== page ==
Strictly Learn Dancing 7/2/19-16/3/19

I am loving life right now!

Sometimes it’s amazing, sometimes it’s not. You learn to take the rough with the smooth – all part of this wonderful rollercoaster in *Cancer-Land.

I tweeted today about being dealt a shit hand thanks to my secondary breast cancer diagnosis but it’s really changed the way I live my life, in a positive manner.

I never in my wildest dreams ever thought I would be doing some of the things I’ve done. From my 40 things before 40 list, having my own community radio show to starring in a tv advert for Breast Cancer Now. I mean, I’m even ‘friends’ with Dame Julie Walters!! Ok, so I haven’t actually seen her for 4 years but she does ask after me and the children a few times each year and always sends us a hamper at Christmas – definitely bezzie mates 😉

The past 6 weeks has seen me take on a new challenge – I learnt to ballroom dance!

My hospice, St Francis, which is in Berkhamsted has supported me and my children since I was diagnosed nearly 5 years ago. They rely heavily on charitable donations and hold lots of fundraisers through the year to be able to fund the care they give to patients and their families.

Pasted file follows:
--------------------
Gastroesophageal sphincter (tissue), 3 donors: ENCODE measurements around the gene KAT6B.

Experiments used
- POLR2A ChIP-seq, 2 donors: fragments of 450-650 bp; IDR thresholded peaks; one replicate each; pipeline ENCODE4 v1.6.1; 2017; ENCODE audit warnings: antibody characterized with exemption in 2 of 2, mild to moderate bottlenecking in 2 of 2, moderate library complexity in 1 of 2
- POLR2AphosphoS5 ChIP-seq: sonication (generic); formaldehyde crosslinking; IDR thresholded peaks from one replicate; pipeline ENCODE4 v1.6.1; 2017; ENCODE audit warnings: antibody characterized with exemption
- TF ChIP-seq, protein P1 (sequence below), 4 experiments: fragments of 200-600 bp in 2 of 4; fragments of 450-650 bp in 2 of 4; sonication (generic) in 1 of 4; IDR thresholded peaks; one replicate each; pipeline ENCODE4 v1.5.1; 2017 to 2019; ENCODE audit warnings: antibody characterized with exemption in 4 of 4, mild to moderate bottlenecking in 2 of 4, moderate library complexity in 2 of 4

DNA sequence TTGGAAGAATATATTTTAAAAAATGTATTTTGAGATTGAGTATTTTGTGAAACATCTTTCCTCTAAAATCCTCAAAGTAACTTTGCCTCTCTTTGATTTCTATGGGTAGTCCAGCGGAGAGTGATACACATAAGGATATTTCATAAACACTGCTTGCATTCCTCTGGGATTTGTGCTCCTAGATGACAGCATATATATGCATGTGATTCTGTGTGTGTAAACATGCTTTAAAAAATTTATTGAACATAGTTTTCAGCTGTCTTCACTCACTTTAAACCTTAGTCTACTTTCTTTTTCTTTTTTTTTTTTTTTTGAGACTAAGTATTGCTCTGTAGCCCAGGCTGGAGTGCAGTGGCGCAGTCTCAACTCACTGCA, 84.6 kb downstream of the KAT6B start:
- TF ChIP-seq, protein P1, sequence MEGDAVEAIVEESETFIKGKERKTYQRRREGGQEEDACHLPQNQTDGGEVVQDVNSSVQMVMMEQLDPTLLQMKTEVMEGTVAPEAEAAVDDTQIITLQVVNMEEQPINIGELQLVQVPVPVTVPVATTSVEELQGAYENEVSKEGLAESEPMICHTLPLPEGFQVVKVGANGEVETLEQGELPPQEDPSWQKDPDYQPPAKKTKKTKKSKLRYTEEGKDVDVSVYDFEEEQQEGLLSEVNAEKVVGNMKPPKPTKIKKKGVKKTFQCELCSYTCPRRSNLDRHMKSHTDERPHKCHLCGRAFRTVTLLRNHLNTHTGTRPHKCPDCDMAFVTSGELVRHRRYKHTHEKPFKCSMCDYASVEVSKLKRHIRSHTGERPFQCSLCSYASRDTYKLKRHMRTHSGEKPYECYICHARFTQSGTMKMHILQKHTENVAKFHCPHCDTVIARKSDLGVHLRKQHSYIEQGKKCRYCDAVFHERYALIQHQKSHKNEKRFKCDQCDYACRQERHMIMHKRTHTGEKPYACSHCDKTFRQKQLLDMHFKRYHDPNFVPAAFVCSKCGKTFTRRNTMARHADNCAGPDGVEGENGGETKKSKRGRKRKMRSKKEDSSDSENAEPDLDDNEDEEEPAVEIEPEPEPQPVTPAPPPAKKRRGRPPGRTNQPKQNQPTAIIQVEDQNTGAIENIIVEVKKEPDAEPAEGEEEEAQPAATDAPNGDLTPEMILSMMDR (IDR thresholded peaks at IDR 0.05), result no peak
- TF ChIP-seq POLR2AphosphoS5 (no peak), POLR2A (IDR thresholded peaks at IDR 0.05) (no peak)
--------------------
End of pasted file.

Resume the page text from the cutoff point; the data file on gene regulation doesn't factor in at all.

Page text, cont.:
The ‘Strictly Learn Dancing’ fundraiser was brought back this year (after a few years break) and I just HAD to take part. I applied last August/September time and found out in October that I was in!!. I didn’t actually have a partner but I didn’t tell them that!

Each couple has to raise at least £600 so I started baking cakes and selling them to my friends. At Christmas I made and sold cookie jars and also had a cake stall at a fair. I raised £660 through my baking and then another £465 online.

I asked on Facebook if anyone fancied being my partner and thankfully Gav, a fellow presenter at Radio Dacorum, stepped in! I honestly couldn’t have asked for a better partner.

Our dance lessons started on the 7th of February after being cancelled the week before due to a snow threat! For the next 6 weeks we were shown how to dance a waltz and a jive.

I really didn’t expect it to be a tricky as it was! There was so much to remember but our dance teachers Brian and Shirley were so patient with us, breaking down the dances to manageable chunks, repeating the steps over and over until we got it. The waltz came easier than the jive – it wasn’t until week 5 that I felt I knew what I was doing.